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Why Compassion & Fairness Are Critical in Business

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Why Compassion & Fairness Are Critical in Business

by Kate Vandeveld

When people discuss “success” in business, the focus is most often on the bottom line. Numbers are tangible measurements of success that make sense to everyone. At WhyWhisper, however, we also spend a great deal of time defining success in terms of impact: How much are companies doing to make the world a better place, what effect is it having, and what does it look like in practice?

A subject that comes up often is that of employee happiness. Unfortunately, even outwardly impactful businesses and organizations will often overlook its importance. Meanwhile, studies have shown that when businesses treat their employees fairly and make decisions with compassion, it can positively affect their impact and their bottom line.

Why Compassion & Fairness Are Critical in Business

Last week, the White House hosted an event called Working Families: Champions of Change, which included discussions and panels with some of the country’s most inspiring advocates for employee fairness. At the event, Patagonia CEO Rose Marcario spoke about the company’s efforts to treat their employees fairly, and why it’s been so crucial to their success. Her main takeaway? By offering fair benefits and showing their employees that they care about them, they make their employees happy, and instill a sense of loyalty that encourages them to work hard and stick around. All of this, she said, affects their employee retention and overall revenue.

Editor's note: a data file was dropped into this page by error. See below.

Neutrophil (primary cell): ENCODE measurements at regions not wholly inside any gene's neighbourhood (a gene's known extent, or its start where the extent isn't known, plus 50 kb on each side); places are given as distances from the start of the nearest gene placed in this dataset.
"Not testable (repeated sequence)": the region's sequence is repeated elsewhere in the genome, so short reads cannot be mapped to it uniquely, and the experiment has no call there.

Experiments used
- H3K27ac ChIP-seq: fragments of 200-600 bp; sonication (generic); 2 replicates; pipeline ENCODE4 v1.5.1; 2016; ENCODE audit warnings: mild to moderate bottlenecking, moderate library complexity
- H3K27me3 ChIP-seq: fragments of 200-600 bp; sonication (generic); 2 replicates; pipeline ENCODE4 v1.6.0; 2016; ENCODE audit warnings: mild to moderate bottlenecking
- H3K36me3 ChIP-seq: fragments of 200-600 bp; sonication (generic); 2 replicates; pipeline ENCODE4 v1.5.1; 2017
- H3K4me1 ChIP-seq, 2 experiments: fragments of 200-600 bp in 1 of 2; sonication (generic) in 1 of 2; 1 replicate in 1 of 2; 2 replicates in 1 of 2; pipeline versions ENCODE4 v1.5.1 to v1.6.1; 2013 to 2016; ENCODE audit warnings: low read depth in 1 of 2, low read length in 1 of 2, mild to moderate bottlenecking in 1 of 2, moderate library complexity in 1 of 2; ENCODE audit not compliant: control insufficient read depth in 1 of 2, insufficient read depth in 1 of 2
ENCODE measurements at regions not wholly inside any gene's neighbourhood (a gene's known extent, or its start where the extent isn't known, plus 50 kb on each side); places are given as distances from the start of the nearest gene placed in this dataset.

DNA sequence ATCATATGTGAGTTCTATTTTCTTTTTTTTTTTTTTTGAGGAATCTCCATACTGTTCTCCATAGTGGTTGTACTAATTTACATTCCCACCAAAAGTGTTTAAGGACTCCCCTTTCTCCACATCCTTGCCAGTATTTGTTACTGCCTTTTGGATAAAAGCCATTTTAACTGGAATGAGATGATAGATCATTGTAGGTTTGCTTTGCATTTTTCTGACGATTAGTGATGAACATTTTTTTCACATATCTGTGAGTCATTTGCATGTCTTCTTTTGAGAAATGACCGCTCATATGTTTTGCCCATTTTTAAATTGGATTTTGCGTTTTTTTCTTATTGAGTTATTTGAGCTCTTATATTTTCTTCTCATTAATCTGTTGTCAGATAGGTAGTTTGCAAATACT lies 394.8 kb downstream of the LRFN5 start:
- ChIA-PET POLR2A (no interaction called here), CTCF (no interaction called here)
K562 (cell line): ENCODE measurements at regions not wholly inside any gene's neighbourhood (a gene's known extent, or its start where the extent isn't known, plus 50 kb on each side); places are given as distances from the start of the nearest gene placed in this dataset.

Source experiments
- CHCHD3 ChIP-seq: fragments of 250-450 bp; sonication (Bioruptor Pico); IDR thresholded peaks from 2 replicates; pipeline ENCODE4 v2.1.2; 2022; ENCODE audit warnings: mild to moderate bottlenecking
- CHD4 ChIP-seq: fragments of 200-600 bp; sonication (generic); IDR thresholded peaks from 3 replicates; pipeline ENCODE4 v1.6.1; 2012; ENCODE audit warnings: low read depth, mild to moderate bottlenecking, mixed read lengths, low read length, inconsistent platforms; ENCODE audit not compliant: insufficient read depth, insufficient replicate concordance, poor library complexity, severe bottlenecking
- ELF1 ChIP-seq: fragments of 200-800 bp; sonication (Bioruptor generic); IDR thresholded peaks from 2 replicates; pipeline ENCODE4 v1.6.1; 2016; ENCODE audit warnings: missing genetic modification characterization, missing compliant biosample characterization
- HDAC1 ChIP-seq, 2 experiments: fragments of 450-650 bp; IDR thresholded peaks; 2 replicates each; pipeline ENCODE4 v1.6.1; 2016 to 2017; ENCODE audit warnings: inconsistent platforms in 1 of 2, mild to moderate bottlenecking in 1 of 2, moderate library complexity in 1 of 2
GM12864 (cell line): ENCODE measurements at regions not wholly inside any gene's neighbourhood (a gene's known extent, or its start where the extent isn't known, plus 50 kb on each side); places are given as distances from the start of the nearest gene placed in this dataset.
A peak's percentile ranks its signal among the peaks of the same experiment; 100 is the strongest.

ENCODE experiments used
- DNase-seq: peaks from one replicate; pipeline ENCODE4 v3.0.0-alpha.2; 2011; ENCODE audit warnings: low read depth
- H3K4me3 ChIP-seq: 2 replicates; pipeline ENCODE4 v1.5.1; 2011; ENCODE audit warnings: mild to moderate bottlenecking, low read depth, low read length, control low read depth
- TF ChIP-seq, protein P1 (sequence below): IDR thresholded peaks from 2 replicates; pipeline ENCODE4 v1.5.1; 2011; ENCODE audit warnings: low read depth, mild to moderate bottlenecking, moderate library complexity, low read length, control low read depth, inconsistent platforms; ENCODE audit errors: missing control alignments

Here are some things to consider when evaluating a company’s compassion and fairness:

  • Equal Pay: Paying people of all genders the same salary for equal work shouldn’t be a question – but unfortunately, it is. Today, women are still paid only 78 percent of what men are paid for equal work, on average. According to a report by the American Association of University Women, this problem exists in every state and occupation, is even more extreme for women of color, and gets worse with age. Companies that treat their employees fairly don’t operate like this; they pay men and women equal wages for equal work.

  • Paid Maternity / Paternity Leave: At the Champions for Change event, President Obama noted that in some employment situations, women aren’t even given a paid day off for the day that they give birth. It is crucial that mothers and fathers of new babies are given the opportunity to take time off for the birth of their child without sacrificing pay when it is most needed. Companies that value employee satisfaction prioritize post-birth parental leave.